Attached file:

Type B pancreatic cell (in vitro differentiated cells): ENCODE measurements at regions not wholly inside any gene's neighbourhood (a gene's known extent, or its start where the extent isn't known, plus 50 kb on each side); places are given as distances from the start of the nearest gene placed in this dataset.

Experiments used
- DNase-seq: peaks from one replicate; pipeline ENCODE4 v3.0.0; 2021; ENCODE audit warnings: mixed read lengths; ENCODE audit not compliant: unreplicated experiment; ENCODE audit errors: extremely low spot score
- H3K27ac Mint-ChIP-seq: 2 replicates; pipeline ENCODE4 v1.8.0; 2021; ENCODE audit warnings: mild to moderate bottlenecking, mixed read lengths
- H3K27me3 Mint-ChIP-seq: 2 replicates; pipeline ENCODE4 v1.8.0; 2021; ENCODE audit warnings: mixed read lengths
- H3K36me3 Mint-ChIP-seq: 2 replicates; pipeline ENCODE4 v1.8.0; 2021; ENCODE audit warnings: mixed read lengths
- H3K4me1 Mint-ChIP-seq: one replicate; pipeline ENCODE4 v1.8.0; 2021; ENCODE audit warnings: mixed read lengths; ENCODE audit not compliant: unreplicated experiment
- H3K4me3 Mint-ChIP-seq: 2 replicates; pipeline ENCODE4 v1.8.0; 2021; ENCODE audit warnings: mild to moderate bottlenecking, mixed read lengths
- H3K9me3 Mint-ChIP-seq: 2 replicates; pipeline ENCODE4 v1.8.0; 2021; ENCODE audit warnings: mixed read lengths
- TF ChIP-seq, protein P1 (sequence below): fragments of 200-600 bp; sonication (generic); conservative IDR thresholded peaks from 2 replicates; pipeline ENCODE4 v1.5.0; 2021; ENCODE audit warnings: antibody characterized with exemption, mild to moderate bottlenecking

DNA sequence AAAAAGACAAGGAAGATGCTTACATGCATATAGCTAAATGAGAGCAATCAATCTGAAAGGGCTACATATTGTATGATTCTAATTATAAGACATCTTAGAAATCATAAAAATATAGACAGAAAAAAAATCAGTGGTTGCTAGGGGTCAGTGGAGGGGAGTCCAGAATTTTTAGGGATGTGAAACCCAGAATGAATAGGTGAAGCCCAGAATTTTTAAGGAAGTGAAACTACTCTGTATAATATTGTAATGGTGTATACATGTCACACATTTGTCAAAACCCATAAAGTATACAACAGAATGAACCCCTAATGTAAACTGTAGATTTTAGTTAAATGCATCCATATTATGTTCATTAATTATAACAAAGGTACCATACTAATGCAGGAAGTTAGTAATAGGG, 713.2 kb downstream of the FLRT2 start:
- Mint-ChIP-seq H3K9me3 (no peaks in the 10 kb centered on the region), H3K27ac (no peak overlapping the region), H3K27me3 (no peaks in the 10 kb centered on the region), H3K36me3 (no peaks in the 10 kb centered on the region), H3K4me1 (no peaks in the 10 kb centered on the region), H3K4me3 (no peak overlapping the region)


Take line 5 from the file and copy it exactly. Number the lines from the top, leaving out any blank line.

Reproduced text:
- H3K27me3 Mint-ChIP-seq: 2 replicates; pipeline ENCODE4 v1.8.0; 2021; ENCODE audit warnings: mixed read lengths